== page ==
Writing to President Barack Obama in response to his new Iraq strategy, International Medical Corps is one of more than 40 leading U.S.-based organizations to praise the President’s promise to help vulnerable Iraqis and call for a comprehensive humanitarian, development and refugee resettlement strategy led by civilian agencies.
The letter’s recommendations reflect broad consensus among aid agencies working inside Iraq, refugee advocates and resettlement agencies assisting and protecting Iraqi refugees in the region and here in the U.S., leading faith-based organizations, and human rights groups.
While much attention has been given to the military aspects of President Obama’s Iraq strategy, it is his unprecedented humanitarian pledge to Iraqi civilians that has the humanitarian community talking. Last Friday at Camp Lejeune, the President declared:
Diplomacy and assistance is also required to help the millions of displaced Iraqis. These men, women and children are a living consequence of this war and a challenge to stability in the region, and they must become a part of Iraq’s reconciliation and recovery. America has a strategic interest – and a moral responsibility – to act. In the coming months, my administration will provide more assistance and take steps to increase international support for countries already hosting refugees; we’ll cooperate with others to resettle Iraqis facing great personal risk; and we will work with the Iraqi government over time to resettle refugees and displaced Iraqis within Iraq – because there are few more powerful indicators of lasting peace than displaced citizens returning home.
Signers to the letter note that for the first time since the U.S. invasion of Iraq, a U.S. President has publicly acknowledged the humanitarian consequences of the war in Iraq, and outlined America’s strategic and moral imperative to do far more to help millions of vulnerable and displaced Iraqis.
“Since beginning operations in Iraq, International Medical Corps has witnessed the resilience of the Iraqi people. Although there has been a significant decline in violence, improved security alone does not necessarily translate into stability and peace. Certain conditions need to be met to sustain these improvements. We hope that the new Administration and the international community remain committed through the longer term process of recovery and rebuilding,” says Rabih Torbay, Vice President of International Operations for International Medical Corps, which has been operational in Iraq continuously since 2003 and is a signatory organization. “It is critical that there is continued access to basic services such as health care, along with job creation, affordable and accessible education, empowerment of youth and women, well-planned resettlement for returning families, and most importantly, an Iraqi government that is responsive to the overall needs of its citizens and has capacity to fulfill its mandate.”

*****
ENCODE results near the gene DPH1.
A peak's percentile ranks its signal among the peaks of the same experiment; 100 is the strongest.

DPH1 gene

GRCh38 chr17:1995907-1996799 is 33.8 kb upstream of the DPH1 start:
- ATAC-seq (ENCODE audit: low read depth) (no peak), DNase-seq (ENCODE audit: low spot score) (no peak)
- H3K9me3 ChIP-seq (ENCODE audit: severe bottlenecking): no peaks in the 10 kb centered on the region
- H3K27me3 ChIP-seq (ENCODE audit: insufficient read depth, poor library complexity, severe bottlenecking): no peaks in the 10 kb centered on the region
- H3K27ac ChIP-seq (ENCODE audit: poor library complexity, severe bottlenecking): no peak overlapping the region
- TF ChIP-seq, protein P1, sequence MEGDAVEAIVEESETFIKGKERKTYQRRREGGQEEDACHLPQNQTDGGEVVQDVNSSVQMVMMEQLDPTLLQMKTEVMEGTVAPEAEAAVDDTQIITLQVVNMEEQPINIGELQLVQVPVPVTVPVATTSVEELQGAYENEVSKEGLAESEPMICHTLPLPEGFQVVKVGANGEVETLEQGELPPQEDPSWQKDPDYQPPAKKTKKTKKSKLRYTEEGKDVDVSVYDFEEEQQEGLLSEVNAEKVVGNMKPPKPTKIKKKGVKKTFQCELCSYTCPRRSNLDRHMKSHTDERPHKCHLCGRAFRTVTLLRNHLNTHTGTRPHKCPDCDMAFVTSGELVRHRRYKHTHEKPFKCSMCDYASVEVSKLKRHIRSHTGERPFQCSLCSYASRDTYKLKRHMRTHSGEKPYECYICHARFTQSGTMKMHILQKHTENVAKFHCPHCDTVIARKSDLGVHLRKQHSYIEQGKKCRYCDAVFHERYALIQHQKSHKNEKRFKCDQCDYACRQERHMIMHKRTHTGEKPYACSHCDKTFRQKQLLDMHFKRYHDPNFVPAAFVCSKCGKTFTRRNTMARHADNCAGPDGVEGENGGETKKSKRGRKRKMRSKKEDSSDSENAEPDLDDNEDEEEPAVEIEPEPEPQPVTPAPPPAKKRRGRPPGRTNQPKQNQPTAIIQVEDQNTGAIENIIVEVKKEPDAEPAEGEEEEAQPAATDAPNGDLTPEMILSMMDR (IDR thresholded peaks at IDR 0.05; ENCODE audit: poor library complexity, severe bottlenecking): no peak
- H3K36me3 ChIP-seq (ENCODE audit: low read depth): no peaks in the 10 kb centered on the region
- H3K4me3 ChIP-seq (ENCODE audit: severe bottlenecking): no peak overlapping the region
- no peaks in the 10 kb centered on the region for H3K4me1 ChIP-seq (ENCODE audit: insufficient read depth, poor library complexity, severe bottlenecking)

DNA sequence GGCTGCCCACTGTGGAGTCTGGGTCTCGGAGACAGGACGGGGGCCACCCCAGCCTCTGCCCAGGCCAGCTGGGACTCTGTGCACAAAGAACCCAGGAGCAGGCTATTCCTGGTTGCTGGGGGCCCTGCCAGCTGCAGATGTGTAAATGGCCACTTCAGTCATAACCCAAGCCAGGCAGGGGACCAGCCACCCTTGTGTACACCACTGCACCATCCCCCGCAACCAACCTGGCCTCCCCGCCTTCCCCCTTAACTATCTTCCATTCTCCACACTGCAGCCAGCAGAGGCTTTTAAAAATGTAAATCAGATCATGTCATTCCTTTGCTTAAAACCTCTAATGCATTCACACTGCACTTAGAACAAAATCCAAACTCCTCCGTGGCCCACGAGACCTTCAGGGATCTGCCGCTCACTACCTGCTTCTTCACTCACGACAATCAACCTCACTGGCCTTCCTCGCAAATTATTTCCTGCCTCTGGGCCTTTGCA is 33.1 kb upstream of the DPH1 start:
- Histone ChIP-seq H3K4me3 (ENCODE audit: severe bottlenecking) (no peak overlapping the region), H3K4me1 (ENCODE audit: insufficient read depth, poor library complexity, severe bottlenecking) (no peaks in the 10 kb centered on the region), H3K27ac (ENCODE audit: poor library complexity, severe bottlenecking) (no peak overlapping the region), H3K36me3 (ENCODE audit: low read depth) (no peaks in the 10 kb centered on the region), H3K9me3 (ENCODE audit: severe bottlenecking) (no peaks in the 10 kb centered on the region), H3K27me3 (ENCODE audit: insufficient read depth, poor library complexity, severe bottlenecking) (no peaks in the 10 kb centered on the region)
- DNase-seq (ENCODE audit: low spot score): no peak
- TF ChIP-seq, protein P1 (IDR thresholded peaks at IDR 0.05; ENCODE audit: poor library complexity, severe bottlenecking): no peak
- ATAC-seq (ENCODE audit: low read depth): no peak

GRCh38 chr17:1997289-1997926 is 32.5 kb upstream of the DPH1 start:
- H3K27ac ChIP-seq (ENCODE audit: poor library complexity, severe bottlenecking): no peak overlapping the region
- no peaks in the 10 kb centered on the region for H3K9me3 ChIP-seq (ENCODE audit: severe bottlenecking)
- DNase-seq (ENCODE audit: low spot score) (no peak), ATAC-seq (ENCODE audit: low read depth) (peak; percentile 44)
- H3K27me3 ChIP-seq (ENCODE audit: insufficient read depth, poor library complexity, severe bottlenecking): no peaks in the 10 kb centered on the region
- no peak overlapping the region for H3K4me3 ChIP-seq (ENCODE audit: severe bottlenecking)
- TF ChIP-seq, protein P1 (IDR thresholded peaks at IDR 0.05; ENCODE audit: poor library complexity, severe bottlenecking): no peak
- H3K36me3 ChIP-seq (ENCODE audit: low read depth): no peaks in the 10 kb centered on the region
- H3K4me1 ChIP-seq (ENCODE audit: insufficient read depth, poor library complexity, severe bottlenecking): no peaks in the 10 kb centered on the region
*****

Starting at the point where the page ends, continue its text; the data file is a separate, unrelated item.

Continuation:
“President Obama’s decision to help displaced Iraqis should help stabilize Iraq and the region,” says Ken Bacon, President of Refugees International, another signatory organization. “Millions of Iraqis cannot begin to return home until they can be assured safety and security. This is primarily the responsibility of the government of Iraq, but the U.S. can help. Secretary Clinton should emphasize assistance inside Iraq to create the kinds of social and economic conditions that would make returns viable. In addition, the U.S. should provide assistance to the countries hosting Iraqis while they await the ability to return home.”
President Obama promised to welcome Iraqi refugees to America and organizations who resettle refugees stress how increasing resettlement will help protect the most vulnerable. “Resettlement offers lifesaving protection for vulnerable Iraqi refugees who are unable to return home safely,” says Bob Carey, Vice President, Resettlement Policy at the International Rescue Committee. “We hope this administration will provide refuge to thousands more Iraqis who are in danger, many of whom risked their lives to help Americans in Iraq, and increase resources to enable them to rebuild their lives in the United States.”
In addition to the many Iraqi refugees who were forced to flee into neighboring countries, there are millions of Iraqis inside of Iraq who are in need of assistance to meet their basic needs, especially those who have been displaced within their own country.